May 1, 2008, 4:51PM
Latin Wave immersed in cultural life, regional flavor

Copyright 2008 Houston Chronicle

Nine selections from the Latin American film industry that reflect the color and the daily and cultural life of that part of the world will be screened through Sunday at the Museum of Fine Arts, Houston, for the third annual Latin Wave: New Films from Latin America.

Among the festival's filmsare a documentary about an Argentinean scholar, a chronicle of soldiers turned millionaires, a love story, films that feature a group of children trying to explain politics in their country, teenagers who plan a robbery and a man eagerly awaiting the pope's visit.

Two films are from Argentina, two from Mexico and one each from Colombia, Uruguay, Brazil and Venezuela.

Festival director Mónika Wagenberg, who spoke about Latin Wave from her home in Buenos Aires, Argentina, underscored that her search focused on "the best movies made in each country."

"The general criteria I used to select these films were that they offer something new, break old schemes and take risks, whether in the story itself or the way the story is told."

She said even blockbusters can defy formulas and old schemes. For example, Soñar no Cuesta Nada (A Ton of Luck) is a movie that broke records at the box office in Colombia the year of its release, and it is the country's top moneymaker in the past 12 years.

Soñar no Cuesta Nada's director, Rodrigo Triana, said the film is based on a true story.

The story begins in May 2003 when two Colombian army companies find more than $16 million buried in the middle of the jungle. They decide to spend the money, and what unfolds is a story the filmmaker describes as "delirious."

"Things happening in Colombia surpass fiction. When the story appeared in the newspapers, it seemed mind-blowing, so we decided to make it into a film," Triana said. He is one of the four directors coming to Houston to speak to the audience about his film.

Triana maintains the strength of Latin American film is in the stories: "On each corner of our countries there is a film to be made; our stories are our great strength."

The strength of the stories, he said, is important to the revival of Latin American filmmaking.

Venezuelan filmmaker Maria Escandón's Postales de Leningrado (Postcards from Leningrad) is about how several children see the leftist guerrilla movements of their country during the 1960s.

She echoed Triana's assessment of the revival in Latin American movies.

"Filmmaking in Latin American has taken an impressive step. In recent years, there has been a release of a great number of movies that stand on their own," Escandón said.

Wagenberg is convinced that "there is an impressive resurgence of Latin American filmmaking, and its strength has to do with its diversity."

An example of that diversity is "the number of women now making films in Latin America. The selection of films to be screened in Houston includes the works of three female directors (Encarnación, Anahí Berneri; XXY, Lucía Puenzo; and Postales de Leningrado). "To have three female directors is an important achievement."


All films shown at the Museum of Fine Arts, Houston's Brown Auditorium Theater, Caroline Wiess Law Building, 1001 Bissonnet, 713-639-7515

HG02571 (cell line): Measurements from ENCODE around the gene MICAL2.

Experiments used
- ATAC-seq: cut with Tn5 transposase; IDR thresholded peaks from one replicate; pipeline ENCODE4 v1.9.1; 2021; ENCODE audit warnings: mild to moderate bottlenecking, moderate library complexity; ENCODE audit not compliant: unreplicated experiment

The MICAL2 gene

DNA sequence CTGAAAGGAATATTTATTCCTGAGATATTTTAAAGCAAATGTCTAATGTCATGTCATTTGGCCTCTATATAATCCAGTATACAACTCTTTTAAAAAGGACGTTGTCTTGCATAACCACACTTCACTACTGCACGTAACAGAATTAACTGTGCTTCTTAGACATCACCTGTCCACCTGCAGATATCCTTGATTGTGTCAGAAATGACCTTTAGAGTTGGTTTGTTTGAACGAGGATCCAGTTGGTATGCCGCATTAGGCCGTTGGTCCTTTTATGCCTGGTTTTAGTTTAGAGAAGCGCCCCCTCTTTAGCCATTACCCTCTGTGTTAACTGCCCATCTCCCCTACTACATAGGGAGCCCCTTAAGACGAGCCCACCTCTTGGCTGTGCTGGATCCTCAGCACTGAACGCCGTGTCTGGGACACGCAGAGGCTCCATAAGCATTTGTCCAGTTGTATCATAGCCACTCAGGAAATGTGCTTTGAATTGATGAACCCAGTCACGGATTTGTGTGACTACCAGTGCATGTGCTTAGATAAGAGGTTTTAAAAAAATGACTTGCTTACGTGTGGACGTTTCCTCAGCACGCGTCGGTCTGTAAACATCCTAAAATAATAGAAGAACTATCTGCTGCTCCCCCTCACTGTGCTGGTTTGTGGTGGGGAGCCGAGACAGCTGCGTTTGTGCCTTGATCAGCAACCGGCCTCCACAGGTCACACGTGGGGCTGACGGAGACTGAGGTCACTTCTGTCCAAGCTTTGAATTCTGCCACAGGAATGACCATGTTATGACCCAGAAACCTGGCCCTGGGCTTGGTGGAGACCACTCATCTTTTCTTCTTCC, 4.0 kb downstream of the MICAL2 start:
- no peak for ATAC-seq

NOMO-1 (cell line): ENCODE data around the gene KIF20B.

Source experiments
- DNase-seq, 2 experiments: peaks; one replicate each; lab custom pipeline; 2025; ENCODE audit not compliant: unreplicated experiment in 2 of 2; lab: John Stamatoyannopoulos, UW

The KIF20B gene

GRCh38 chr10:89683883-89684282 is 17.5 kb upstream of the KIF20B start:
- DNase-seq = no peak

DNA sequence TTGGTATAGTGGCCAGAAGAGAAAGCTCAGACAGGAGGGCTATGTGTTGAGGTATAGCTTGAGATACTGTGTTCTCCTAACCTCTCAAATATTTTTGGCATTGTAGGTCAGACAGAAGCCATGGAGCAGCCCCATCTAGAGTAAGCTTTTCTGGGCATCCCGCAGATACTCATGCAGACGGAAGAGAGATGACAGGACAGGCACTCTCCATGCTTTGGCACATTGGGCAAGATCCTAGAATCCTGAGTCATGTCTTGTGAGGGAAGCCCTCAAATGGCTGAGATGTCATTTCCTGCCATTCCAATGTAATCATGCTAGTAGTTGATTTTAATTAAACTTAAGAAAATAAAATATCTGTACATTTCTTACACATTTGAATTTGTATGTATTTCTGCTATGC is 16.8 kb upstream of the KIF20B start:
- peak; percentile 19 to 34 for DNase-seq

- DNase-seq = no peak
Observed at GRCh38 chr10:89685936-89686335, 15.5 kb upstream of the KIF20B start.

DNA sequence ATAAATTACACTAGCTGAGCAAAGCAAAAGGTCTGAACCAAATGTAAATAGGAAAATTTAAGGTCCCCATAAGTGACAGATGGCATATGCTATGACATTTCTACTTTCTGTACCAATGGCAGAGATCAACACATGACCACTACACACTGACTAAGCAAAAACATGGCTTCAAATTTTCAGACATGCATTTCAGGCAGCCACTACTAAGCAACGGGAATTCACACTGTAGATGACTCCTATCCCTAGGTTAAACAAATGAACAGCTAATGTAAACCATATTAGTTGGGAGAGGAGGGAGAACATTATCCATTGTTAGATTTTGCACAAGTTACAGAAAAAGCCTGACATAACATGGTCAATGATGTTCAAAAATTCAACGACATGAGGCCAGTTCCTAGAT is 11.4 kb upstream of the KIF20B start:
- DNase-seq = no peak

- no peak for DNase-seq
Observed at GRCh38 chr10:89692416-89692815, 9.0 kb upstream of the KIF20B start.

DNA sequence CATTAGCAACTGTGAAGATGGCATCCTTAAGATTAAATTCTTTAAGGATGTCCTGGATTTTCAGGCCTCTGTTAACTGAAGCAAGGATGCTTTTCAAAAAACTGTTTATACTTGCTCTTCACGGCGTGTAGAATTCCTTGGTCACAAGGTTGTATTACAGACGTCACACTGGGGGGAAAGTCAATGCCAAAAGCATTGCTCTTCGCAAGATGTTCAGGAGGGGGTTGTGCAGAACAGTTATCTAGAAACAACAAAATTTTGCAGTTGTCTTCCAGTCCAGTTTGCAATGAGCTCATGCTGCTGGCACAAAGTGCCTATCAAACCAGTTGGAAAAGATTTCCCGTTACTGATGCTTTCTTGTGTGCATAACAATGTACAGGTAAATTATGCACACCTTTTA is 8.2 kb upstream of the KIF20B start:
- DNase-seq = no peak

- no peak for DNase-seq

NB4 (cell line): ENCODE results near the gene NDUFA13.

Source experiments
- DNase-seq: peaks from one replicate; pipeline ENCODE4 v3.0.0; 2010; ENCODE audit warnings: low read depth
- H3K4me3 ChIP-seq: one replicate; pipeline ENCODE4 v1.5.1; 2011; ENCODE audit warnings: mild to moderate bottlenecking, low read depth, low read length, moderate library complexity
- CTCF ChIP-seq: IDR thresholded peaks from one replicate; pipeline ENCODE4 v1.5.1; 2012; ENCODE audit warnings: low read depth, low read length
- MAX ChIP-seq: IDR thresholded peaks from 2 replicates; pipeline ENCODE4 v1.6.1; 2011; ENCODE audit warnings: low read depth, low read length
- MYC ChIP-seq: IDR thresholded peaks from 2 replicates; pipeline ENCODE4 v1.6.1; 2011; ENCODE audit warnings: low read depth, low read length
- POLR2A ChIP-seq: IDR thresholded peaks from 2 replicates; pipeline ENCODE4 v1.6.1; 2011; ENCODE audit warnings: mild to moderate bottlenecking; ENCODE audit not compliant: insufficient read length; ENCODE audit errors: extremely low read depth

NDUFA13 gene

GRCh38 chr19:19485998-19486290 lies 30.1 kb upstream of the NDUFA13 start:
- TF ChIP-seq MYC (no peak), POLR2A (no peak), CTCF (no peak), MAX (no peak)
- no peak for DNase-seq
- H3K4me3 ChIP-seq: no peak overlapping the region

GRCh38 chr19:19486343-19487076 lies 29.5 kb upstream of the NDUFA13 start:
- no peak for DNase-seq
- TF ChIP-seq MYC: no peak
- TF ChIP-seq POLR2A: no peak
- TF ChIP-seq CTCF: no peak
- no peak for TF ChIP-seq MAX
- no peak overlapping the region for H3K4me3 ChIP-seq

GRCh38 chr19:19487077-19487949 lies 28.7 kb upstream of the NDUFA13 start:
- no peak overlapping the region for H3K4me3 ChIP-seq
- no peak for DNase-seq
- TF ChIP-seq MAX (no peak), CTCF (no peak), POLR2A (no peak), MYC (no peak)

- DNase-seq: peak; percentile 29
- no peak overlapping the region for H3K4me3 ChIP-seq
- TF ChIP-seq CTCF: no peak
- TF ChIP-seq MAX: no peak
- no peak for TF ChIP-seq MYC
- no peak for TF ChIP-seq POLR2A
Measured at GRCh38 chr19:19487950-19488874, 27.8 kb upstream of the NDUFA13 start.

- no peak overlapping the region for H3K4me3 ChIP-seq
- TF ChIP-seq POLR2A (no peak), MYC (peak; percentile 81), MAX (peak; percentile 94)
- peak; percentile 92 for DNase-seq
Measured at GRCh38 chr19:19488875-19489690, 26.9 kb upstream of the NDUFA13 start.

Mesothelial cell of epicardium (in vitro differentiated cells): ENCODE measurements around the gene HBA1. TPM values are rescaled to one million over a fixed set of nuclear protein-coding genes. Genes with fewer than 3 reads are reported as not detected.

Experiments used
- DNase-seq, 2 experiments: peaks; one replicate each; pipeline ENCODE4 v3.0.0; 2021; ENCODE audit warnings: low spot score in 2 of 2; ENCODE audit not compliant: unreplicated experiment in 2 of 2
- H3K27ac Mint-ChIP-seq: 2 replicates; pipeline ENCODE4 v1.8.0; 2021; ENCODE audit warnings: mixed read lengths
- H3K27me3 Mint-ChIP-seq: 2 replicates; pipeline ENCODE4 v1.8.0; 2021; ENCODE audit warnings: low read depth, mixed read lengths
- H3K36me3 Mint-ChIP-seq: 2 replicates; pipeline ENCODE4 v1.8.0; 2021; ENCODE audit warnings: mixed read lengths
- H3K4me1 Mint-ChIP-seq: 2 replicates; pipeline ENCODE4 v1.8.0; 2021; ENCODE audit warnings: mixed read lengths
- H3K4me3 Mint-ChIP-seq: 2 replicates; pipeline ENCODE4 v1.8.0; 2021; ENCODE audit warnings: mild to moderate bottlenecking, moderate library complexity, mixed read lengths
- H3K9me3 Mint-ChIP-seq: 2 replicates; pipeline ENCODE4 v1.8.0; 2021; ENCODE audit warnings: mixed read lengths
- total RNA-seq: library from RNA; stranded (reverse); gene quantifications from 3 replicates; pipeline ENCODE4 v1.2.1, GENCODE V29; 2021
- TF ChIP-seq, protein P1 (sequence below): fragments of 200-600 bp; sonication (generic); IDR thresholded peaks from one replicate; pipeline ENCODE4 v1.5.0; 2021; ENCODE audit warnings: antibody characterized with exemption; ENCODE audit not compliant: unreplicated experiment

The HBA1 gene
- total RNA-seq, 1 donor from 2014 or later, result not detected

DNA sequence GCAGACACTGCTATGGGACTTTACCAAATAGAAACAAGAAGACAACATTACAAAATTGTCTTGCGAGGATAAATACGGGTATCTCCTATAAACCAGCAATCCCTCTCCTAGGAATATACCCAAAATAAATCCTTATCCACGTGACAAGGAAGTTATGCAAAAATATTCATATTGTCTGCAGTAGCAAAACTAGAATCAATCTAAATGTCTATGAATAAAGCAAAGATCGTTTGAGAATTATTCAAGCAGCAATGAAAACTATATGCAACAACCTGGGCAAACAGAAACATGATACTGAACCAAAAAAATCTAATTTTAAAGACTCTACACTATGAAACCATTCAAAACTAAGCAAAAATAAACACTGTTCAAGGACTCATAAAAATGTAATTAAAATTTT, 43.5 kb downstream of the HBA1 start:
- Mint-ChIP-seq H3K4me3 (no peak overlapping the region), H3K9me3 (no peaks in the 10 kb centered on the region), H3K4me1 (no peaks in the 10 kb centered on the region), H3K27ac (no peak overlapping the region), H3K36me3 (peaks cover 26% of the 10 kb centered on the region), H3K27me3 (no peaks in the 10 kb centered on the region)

• Santiago (Brazil, Portuguese with English subtitles): On the surface, João Moreira Salles' documentary is a portrait of Roteiro Santiago, the Argentinean butler who served Salles' family for 30 years. But it is also a journey of personal and professional discovery for the director. 5 p.m. Saturday

• Encarnación (Argentina, Spanish with English subtitles): A former pin-up model and showgirl now in her 50s returns to her hometown to face the disdain of her family. 3 p.m. Saturday

• A Ton of Luck (Colombia, Spanish with English subtitles): When the 147 members of an anti-guerrilla unit on a rescue mission in the jungles of Colombia stumble upon a staggering cache of drug money, the men face a tough moral dilemma: What to do with $46 million of untraceable loot? 9:30 p.m. Sunday

• Postcards from Leningrad (Venezuela, Spanish with English subtitles): Postcards from Leningrad captures a child's-eye view of life in the 1960s with Venezuela's armed revolutionaries. 5 p.m. Friday and 5:45 p.m. Sunday

• The Pope's Toilet (Uruguay, Spanish with English subtitles): When Pope John Paul II announces that he will be visiting the Uruguayan border town of Melo, and 50,000 Brazilians are projected to arrive on a pilgrimage to see the Pope, Beto decides to seize the opportunity to build a high-class outhouse and make his fortune. 7 p.m. Friday and 1 p.m. Saturday

• XXY (Argentina, Spanish with English subtitles): Inés Efron portrays a pubescent hermaphrodite (born with a condition known as "genital ambiguity") whose body is changing and who is forced to decide whether she/he will become a woman, a man or something else. 9 p.m. Friday and 1 p.m. Sunday

• The Zone (Mexico, Spanish with English subtitles): Three teenage boys from the slums take advantage of an electrical-storm accident that allows them to sneak into "The Zone," a fortresslike private community for the wealthy. The boys' plan for robbery and a quick getaway soon goes awry. 9 p.m. Saturday and 7:45 p.m. Sunday

• Silent Night (Mexico, Spanish with English subtitles): A parable of infidelity and selfless love set among a contemporary Mennonite community in northern Mexico. 3 p.m. Sunday